This “snack” plate is a fiesta of fat and calories—a bed of deep-fried tortilla chips, loaded with full-fat melted cheese and sour cream. At least there’s some salsa, which is low in calories; refried beans, which give you a little fiber with your fat; and some heart-healthy guacamole. But don’t let those ingredients justify the indulgence—nachos can often be the most caloric item on the menu. One order of Classic Nachos at Chili’s contains 1,570 calories and 115 grams of fat (58 grams of which are saturated). Even if you share this pile of fatty goodness with a friend, you’ve still inhaled almost your entire day’s recommended allowance of fat, and you haven’t even ordered dinner. Olé!
Instead: Let your fork be your friend. Instead of using the tortilla chips as your cheese delivery system, use a fork and pick at the healthier things on the nacho plate—the salsa, the guacamole, the jalapeños, the olives, the beans, or the lean chicken or steak (if the nachos come with that). I also recommend sitting/standing far away from the nachos. It’ll be less tempting to eat them absentmindedly. If you’ve only ordered chips and salsa, try keeping your salsa-to-chip ratio high. The salsa’s low-calorie and nutritious, the chip is fattening and virtually nutrition free. So load up a chip with healthy salsa. Better to get refills on the salsa than the chips.

4. Deep-fried delicacies
This year, a top seller at state and county fairs is deep-fried Coke. Clearly, as a society, we have arrived at a point where we are able and willing to deep-fry pretty much anything. From classics like onion rings and calamari to new innovations like deep-fried jalapeño rings, anything that can be dipped in batter and dropped into a vat of sizzling oil will be served at your local bar. But keep in mind that while these munchies may have begun their lives as vegetables and seafood, they are not for the health-conscious. A large raw onion has 60 calories and no fat; a typical serving of onion rings has 500 calories and 34 grams of fat. Three ounces of squid contain 78 calories with one gram of fat; an order of calamari fritti at the Macaroni Grill has 1,210 calories with 78 grams of fat (13 of which are saturated). Clearly the lesson is to stay away from the deep fryer.
Instead: The bright side of a deep-fried menu is that a deep fryer is usually a sign of a working kitchen—one that might have a refrigerator. If so, you could order an alternate appetizer like shrimp cocktail—a 10-shrimp serving only runs you 228 calories with 4 grams of fat. Or order a salad with dressing on the side. And if you feel bad that you’re not joining the crowd at the saturated fat trough, see if you can get a buddy to go halfsies with you on a healthy menu item like a salad. Then you can bond with your friend instead of having plaque bond with your artery walls.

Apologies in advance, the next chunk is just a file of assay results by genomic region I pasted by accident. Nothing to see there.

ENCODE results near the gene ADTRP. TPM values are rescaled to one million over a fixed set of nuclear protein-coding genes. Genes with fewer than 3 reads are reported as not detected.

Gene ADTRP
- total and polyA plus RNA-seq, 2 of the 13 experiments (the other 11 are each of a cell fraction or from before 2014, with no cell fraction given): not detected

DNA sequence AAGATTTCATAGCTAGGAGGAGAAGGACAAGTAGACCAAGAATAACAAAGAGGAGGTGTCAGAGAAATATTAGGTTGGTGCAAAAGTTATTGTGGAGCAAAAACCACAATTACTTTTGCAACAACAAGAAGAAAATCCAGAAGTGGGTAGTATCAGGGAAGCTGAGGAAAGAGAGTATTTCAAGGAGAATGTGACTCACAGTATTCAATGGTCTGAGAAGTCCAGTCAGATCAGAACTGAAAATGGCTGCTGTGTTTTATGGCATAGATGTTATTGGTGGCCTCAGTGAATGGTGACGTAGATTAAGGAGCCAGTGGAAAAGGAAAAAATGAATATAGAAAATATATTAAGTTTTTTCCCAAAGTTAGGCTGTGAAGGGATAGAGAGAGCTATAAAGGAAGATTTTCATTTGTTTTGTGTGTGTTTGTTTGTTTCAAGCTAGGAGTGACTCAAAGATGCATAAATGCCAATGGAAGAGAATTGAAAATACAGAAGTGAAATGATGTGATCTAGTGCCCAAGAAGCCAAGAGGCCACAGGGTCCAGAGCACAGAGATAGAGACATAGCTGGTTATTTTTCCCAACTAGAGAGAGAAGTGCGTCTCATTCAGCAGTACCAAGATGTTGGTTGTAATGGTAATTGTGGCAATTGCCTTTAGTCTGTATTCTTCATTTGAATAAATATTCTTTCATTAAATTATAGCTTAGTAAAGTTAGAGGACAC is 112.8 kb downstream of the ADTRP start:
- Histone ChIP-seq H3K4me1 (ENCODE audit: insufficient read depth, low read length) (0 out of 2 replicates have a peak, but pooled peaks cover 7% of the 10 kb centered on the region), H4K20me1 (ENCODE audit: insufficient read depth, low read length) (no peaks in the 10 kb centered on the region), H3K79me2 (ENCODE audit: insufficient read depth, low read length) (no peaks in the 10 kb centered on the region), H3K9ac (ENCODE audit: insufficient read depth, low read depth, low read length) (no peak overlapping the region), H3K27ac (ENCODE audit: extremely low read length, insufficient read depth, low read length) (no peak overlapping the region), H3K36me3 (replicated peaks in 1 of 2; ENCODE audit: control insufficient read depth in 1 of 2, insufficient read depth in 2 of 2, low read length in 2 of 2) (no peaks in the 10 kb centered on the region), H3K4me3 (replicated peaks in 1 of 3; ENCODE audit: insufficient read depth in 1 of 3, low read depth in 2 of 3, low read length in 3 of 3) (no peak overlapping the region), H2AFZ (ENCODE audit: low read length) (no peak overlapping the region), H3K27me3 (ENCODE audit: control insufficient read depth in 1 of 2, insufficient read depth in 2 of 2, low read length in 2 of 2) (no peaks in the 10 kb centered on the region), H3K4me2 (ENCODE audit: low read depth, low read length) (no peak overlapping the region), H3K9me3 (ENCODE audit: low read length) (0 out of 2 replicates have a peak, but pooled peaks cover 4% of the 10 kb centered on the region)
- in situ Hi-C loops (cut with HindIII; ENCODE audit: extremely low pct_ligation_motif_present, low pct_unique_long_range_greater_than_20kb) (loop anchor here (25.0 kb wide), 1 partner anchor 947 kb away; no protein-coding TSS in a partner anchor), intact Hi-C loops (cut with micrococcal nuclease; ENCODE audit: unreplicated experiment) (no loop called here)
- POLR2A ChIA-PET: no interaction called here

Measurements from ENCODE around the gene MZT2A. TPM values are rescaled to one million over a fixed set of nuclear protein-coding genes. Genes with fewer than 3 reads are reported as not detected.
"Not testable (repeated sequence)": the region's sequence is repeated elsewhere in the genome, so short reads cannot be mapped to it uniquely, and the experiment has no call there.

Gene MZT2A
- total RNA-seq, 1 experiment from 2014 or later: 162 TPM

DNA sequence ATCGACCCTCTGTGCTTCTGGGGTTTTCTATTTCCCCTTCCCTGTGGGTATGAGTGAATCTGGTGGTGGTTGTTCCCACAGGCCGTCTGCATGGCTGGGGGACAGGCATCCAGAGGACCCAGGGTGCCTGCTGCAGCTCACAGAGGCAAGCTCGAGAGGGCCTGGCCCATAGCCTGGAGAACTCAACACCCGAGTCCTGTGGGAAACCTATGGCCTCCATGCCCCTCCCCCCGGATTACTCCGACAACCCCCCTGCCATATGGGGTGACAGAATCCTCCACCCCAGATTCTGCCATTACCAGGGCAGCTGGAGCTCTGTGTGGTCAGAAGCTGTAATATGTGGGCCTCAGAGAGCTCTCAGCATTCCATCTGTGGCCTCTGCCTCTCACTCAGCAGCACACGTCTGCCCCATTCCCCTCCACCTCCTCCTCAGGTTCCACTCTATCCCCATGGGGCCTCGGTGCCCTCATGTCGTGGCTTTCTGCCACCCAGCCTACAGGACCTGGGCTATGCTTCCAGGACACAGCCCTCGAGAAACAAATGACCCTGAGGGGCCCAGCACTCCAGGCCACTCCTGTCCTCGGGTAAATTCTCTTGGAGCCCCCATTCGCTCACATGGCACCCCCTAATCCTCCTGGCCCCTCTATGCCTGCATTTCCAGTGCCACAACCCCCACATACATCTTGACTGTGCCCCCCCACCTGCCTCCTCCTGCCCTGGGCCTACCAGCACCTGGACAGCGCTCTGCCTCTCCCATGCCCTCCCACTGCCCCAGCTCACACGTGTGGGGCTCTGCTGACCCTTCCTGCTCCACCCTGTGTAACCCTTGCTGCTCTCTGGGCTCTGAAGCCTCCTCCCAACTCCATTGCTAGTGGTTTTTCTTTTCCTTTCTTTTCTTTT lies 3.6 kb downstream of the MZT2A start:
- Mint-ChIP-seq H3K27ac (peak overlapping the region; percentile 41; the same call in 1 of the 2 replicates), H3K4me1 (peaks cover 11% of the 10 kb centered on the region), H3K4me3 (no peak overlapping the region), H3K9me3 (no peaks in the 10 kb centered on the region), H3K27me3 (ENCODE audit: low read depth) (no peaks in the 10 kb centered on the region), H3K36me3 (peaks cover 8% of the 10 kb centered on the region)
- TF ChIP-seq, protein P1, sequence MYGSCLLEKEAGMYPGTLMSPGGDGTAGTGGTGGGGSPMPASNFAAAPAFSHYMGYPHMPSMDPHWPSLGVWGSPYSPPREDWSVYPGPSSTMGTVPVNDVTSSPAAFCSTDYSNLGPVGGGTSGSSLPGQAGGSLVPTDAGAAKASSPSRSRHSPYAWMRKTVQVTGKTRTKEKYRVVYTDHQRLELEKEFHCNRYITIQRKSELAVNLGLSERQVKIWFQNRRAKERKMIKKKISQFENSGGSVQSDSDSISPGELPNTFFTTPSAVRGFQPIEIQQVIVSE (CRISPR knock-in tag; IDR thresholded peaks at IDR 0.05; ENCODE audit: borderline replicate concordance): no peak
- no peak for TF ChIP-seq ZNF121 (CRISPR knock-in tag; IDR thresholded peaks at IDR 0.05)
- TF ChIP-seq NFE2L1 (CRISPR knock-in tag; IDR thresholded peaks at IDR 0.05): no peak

5. Sushi
If your alcohol-themed gathering is at a Japanese-themed or sushi bar, you may have hit diet heaven. Sake is only 39 calories an ounce, comparable to wine, and sushi—generally a roll of fish, rice, and seaweed—is actually low-calorie, low-fat, and healthy! Score! Be careful though, not all sushi is created equal. Some rolls that contain spicy mayonnaise sauces or tempura batter can rack up the calories big time. For example, a plain tuna roll is about 184 calories with 2 grams of fat. A spicy tuna roll is 290 calories with 11 grams of fat; and a tuna tempura roll is 508 calories with 21 grams of fat. Of course, with true Yankee ingenuity, Americans have figured out ways to incorporate all manner of ingredients into sushi. I swear to you, I’ve seen cheeseburger and pizza sushi on menus. Watch out for the ones that will turn your heart-healthy snack into a gut bomb—like the salmon-cream-cheese roll which has 517 calories with 20 grams of fat. Traditional Japanese appetizers like tempura can also be as fattening as onion rings. Three pieces of vegetable tempura run about 320 calories with 18 grams of fat.
Instead: Stick to sushi made without sauces, tempura, or other caloric ingredients. If you really want to cut calories (and carbs), order sashimi, or sushi without rice. A typical serving of tuna sashimi is less than 40 calories and 3 grams of fat. Also, look for other low-calorie items on the menu like miso soup (76 calories) or edamame (100 calories for half a cup).

6. Peanuts, pretzels, popcorn, and mixes
The diviest bar in town might not have a menu from the kitchen, but they’ll probably have a barrel of some crunchy treat which will be served in small refillable bowls—gratis. Again, this isn’t just an act of incredible generosity by the bartender, it’s motivation for you to get full of salt and fat so you can order more drinks, early and often. Peanuts are a good source of protein, but they have about 164 calories an ounce (about 30 peanuts) and 14 grams of fat. Popcorn is 140 calories an ounce (about 2-1/2 cups) with 8 grams of fat. Pretzels are only 107 calories an ounce (about five pretzels), with almost no fat, but you also get a full 20 percent of your sodium RDA in that ounce. An ounce of Chex mix (about 2/3 cup) is 120 calories with 5 grams of fat. And Asian snack mix (largely seasoned rice crackers) is 142 calories an ounce (about a cup) with 7 grams of fat.
Instead:
You can pretty well name your poison on this one. They’re all around the same calorie count per ounce. I’ve yet to find the bar where the bartender dished out a healthy alternative from the bottomless snack bucket behind the bar. The main thing to remember is that the bowl is indeed bottomless, and the bartender will keep filling the bowl, so you keep filling your glass. And keep in mind Ben Stiller’s speech from Along Came Polly, where his risk assessor character explains to Jennifer Aniston the number of people in the bar who went to the bathroom, didn’t wash their hands, and then plunged those dirty hands into the communal nut bowl. The nice thing about joints like this is that they’re not going to give you a dirty look if you pull a P90X® Peak Performance Protein Bar out of your purse. Also, if you plan on getting your nutritional sustenance from a bartender in the evening, it might be wise to pop a couple of ActiVit® multivitamins in the morning. Bottoms up!

Healthy Mini Muffins

Healthy Mini MuffinsNeed a quick breakfast or snack item that won’t erase that awesome workout you just did this morning? Whip up a batch of these gluten and sugar free mini muffins and stock your fridge with the perfect on-the-go snack. Servings: 24 mini muffins

Here’s what you need:

1/2 cup blanched almond flour
1/2 cup flax meal
1 Tablespoon coconut flour
1 teaspoon baking soda
1/2 teaspoon salt
1/2 teaspoon ground cinnamon